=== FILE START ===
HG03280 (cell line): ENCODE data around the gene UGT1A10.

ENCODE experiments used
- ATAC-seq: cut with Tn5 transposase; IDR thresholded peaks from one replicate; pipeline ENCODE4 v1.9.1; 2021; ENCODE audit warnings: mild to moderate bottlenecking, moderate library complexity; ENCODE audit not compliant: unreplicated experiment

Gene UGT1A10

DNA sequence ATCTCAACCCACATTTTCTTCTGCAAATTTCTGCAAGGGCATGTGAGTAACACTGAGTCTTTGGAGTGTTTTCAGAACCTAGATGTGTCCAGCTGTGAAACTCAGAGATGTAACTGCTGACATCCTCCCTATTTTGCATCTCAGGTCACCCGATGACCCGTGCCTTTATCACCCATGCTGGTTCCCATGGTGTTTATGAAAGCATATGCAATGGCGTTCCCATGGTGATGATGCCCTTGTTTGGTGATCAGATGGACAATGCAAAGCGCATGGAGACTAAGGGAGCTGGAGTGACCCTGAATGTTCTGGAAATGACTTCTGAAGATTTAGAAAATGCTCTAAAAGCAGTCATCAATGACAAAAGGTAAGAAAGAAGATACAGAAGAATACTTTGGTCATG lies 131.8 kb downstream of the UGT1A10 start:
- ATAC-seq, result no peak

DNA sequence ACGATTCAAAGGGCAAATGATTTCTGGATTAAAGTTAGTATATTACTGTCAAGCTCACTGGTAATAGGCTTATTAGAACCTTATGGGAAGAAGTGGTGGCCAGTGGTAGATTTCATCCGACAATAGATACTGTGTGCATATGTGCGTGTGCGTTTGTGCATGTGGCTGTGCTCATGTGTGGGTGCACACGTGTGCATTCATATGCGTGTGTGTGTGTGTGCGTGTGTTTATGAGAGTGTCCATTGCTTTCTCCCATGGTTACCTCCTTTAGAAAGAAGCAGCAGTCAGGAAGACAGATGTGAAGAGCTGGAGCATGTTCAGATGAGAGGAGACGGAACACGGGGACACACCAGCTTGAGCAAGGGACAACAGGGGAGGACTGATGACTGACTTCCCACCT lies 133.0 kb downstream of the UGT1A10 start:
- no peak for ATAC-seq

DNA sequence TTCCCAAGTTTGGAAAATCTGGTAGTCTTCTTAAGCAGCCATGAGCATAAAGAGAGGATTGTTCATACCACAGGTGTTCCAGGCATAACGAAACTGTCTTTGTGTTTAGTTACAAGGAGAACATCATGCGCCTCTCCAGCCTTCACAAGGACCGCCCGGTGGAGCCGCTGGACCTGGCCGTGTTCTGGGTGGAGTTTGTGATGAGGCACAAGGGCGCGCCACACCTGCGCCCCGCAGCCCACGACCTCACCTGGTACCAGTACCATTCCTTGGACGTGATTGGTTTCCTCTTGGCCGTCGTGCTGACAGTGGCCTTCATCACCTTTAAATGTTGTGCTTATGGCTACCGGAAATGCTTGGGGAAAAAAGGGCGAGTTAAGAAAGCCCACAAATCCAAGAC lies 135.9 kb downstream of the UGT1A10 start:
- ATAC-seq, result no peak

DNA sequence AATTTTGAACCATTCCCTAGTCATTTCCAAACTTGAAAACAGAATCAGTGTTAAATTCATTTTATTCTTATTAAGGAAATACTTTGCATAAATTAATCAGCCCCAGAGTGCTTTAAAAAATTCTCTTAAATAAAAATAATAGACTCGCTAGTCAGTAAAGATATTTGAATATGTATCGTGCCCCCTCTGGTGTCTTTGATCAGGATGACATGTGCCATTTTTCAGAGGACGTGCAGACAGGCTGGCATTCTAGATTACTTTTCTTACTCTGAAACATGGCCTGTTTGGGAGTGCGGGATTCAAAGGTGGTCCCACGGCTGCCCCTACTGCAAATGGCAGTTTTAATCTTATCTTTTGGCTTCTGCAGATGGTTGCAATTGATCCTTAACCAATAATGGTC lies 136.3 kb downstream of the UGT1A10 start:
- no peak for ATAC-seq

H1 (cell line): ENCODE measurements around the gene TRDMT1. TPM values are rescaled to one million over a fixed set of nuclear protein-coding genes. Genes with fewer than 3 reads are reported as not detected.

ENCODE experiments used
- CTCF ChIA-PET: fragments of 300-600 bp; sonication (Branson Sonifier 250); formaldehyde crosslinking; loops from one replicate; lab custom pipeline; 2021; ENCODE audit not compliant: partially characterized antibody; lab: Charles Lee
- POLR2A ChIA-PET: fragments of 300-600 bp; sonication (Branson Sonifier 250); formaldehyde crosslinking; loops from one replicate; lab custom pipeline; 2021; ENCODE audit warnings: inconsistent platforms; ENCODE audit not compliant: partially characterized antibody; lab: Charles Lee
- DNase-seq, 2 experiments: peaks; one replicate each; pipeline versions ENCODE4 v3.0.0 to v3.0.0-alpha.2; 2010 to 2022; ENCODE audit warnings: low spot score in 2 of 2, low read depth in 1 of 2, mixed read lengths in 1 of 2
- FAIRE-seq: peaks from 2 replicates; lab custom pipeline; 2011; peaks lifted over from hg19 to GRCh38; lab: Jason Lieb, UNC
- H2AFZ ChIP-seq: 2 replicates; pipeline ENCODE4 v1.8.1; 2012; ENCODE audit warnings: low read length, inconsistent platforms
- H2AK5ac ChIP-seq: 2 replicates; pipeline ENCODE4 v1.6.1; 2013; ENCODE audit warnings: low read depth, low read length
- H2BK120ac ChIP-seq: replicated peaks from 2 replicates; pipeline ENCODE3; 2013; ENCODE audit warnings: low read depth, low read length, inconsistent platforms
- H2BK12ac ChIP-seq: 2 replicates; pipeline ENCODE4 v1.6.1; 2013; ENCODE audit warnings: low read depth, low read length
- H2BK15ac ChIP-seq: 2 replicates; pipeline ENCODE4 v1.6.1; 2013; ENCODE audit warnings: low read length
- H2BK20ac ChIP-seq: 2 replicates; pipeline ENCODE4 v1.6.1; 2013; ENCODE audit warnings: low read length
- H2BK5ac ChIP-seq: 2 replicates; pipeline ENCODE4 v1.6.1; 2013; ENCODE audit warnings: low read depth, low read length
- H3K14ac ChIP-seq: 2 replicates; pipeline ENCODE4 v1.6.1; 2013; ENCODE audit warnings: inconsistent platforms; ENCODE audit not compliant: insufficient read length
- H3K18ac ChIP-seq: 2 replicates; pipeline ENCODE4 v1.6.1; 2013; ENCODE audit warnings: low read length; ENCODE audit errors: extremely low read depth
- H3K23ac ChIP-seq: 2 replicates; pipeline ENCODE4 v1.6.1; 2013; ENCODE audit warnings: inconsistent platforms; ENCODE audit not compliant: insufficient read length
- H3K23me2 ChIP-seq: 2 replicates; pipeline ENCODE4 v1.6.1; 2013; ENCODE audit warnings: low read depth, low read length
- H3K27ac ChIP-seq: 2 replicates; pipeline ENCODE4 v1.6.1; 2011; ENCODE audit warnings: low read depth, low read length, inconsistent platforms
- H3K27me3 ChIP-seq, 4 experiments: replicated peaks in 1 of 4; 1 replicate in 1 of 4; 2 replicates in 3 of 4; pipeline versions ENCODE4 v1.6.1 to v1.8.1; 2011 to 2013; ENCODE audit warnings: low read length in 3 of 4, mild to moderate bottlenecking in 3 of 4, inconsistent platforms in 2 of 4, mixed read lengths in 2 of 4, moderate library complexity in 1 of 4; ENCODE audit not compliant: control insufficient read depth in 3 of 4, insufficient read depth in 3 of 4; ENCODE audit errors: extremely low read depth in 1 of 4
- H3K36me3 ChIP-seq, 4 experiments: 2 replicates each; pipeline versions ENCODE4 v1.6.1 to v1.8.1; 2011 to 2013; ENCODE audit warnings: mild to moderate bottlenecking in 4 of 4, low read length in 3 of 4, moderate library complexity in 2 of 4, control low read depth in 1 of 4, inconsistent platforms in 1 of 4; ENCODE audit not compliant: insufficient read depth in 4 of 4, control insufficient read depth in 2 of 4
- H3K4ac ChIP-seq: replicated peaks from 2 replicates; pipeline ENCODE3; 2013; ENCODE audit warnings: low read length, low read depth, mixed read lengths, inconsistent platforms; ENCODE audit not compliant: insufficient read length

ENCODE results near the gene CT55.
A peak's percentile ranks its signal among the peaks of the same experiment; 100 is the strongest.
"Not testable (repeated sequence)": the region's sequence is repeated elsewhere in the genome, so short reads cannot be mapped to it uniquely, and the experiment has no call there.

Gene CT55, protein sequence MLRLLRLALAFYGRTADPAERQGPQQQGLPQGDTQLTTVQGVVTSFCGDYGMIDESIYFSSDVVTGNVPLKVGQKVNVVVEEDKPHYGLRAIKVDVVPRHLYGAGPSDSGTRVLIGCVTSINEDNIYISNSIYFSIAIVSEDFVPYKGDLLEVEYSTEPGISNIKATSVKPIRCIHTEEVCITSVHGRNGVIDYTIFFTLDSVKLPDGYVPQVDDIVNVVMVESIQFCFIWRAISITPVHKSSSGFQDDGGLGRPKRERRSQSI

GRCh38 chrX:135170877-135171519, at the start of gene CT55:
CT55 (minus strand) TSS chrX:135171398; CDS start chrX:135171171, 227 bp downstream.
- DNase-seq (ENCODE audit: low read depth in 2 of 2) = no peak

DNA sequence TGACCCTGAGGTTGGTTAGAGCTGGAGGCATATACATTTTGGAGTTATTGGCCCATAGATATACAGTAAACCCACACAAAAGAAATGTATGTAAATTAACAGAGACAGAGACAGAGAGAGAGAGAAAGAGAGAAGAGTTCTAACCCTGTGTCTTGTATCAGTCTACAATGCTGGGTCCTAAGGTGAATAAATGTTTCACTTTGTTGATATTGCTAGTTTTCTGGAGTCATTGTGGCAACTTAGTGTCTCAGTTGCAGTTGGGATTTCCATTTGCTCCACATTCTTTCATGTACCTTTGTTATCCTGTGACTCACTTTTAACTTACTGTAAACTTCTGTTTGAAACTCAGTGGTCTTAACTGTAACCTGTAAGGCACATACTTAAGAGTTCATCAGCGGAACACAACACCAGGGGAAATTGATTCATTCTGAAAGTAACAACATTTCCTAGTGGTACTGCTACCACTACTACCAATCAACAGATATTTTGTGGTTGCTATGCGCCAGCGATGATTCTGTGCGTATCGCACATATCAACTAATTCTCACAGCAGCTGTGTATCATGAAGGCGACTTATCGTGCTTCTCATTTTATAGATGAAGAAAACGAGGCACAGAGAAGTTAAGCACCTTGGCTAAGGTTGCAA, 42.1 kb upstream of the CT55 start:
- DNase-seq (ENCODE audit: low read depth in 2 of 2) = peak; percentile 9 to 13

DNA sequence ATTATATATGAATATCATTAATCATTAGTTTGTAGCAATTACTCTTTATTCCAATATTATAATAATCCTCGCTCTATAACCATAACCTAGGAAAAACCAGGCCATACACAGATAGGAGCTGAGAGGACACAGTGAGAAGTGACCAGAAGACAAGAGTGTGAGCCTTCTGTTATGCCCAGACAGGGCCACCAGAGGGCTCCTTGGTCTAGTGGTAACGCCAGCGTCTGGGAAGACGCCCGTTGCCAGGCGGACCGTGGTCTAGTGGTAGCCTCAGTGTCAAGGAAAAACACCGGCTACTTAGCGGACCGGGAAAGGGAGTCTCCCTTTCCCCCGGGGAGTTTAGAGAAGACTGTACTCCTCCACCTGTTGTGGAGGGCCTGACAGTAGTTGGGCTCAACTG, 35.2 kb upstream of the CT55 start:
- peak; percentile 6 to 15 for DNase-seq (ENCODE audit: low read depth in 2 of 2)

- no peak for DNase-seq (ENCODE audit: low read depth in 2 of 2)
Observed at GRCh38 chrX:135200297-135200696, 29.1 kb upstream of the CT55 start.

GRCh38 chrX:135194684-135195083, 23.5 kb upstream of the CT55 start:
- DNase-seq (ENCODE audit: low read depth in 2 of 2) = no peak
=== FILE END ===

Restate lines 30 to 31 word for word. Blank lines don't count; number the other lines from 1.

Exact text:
- H3K27ac ChIP-seq: 2 replicates; pipeline ENCODE4 v1.6.1; 2011; ENCODE audit warnings: low read depth, low read length, inconsistent platforms
- H3K27me3 ChIP-seq, 4 experiments: replicated peaks in 1 of 4; 1 replicate in 1 of 4; 2 replicates in 3 of 4; pipeline versions ENCODE4 v1.6.1 to v1.8.1; 2011 to 2013; ENCODE audit warnings: low read length in 3 of 4, mild to moderate bottlenecking in 3 of 4, inconsistent platforms in 2 of 4, mixed read lengths in 2 of 4, moderate library complexity in 1 of 4; ENCODE audit not compliant: control insufficient read depth in 3 of 4, insufficient read depth in 3 of 4; ENCODE audit errors: extremely low read depth in 1 of 4